How to pronounce the family name Penhallow? I'm translating the story "A Tangled Web" by L. M. Montgomery into Russian.

  • 2
    That's actually a Cornish name. – Tristan Aug 28 '13 at 15:52
  • @Tristan - ...which likely would have been "Canadianized" when the family moved there. So really its anybody's guess what the pronounciation would have landed on. – T.E.D. Aug 28 '13 at 18:59
  • T.E.D., that's a good point. It seems that the question should be asking for a typical Canadian pronunciation of the name. – Tristan Aug 28 '13 at 20:20
  • Is "Canadianized" a real word or just something used for the purpose of commenting here? – Tristan Aug 28 '13 at 20:21
  • @Tristan - I know Americanized is the word used for the same phenomenon with USA immigrants. I made an extrapolation to Canada (and put irony quotes around it, just in case). – T.E.D. Aug 28 '13 at 21:30

I would pronounce that /penˈhæloʊ/ but there might be a particular Cornish way of pronouncing it — Penhallow is a place in Cornwall — or a Canadian way. I can imagine that Cornishmen might say /ˈpeloʊ/ or /ˈpenloʊ/.

  • Or possibly even have it rhyme with ‘pallor’! – Janus Bahs Jacquet Sep 4 '13 at 15:56

Being a Penhallow the name is pronounced as follows, disregarding local accents. Pen ( like something you write with) ha ( A like that in bat, cat etc) llow ( like grow, toe etc) the emphasis is very subtly on the ha. in Russian it is translated as пенхаллоу ( this is my name in the credits of a Russian to show I worked on)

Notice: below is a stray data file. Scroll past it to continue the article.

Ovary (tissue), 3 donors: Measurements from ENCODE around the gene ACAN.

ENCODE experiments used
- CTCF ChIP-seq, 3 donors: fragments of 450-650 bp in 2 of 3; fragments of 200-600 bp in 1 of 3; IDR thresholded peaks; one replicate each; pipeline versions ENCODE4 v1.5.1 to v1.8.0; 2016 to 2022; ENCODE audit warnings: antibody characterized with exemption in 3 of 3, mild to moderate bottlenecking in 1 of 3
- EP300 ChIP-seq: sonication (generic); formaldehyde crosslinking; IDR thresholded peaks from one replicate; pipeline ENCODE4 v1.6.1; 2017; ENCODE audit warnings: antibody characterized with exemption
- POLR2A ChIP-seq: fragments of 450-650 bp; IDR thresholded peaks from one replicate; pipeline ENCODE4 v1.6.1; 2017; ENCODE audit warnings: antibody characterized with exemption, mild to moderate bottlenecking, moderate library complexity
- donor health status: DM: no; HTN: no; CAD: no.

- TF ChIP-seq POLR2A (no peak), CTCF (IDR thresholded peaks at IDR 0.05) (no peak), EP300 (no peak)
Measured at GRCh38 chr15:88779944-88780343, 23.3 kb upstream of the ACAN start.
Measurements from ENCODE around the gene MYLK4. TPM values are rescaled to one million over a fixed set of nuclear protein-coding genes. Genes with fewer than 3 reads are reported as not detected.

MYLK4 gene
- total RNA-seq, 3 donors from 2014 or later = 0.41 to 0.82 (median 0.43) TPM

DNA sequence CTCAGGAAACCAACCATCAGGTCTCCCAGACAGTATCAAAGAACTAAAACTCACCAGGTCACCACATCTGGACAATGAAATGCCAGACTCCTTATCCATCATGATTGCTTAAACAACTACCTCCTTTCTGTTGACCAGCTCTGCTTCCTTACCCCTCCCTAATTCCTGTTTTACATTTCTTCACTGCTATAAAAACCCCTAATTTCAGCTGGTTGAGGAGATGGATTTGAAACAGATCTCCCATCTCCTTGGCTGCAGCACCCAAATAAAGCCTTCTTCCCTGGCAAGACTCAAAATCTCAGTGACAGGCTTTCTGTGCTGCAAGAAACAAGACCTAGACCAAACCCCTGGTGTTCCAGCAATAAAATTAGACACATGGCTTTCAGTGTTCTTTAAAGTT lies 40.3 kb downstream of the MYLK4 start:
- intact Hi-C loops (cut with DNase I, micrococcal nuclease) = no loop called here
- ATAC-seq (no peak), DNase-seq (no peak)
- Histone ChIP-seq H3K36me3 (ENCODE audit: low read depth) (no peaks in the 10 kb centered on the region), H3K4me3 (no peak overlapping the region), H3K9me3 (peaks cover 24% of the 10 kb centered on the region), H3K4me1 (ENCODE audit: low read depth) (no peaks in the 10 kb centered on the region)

• 1
    Presumably you mean Пенхаллоу: even the Russians capitalise their proper names. (Also, to be exact, it’s a transliteration, not a translation.) – Janus Bahs Jacquet Nov 12 '14 at 11:46

Perhaps that's a common enough name in Canada, but here in the US there would be no canonical way to pronounce "Penhallow", so you'd have to ask the holder of the name.

There is perhaps a certain small subset of names that have an expected "correct" pronunciation, (eg: Smith, Brown, etc), but this is not in them.

Complicating matters is that it contains the word "hallow", which different English accents pronounce differently. I doubt it is consistent across all of Canada. For instance, where I live that word is pronounced with a short a and the "ow" as a long o for the sense of "to make holy", but more like a short o and the "ow" as either a short a or more like an "er" if it is in the sense of "a valley between two hills".

Your best bet is probably to either change the question to "Canadians: If you were saddled with this last name, how would you chose to pronounce it?", or to just pick a pronunciation you like, and move on.

  • 1
    The one between two hills is a hollow, not a hallow. – tchrist Aug 29 '13 at 10:35
  • @tchrist The one between two hills is also a holler in some parts of the American South. – mikeY Sep 4 '13 at 15:43

I find it much easier to explain this syllable by syllable. I'm a Canadian after all. The sounds are bold.


Pen- The E is pronounced like the E in lend, pending, renting, and mend.

Hal- The A is pronounced like the A in malleable, grass, statistics, and batter.

Low- The O is pronounced like the O in toe, grow, sow, moe, throw, and score.

  • I pronounce the A in malleable different to that in grass. That's the problem with – tinyd Aug 29 '13 at 9:36
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    And I think pretty much every native English speaker pronounces the a in ‘statistics’ differently to both the one in ‘malleable’ and the one in ‘grass’ (whether they differ or not). – Janus Bahs Jacquet Aug 29 '13 at 12:15
  • 1
    @Fatima Where would you put the stress? PEN-hallow or pen-HAL-low? – mikeY Sep 4 '13 at 15:46
  • @mikeY PEN-hallow – Fatima Sep 5 '13 at 23:59

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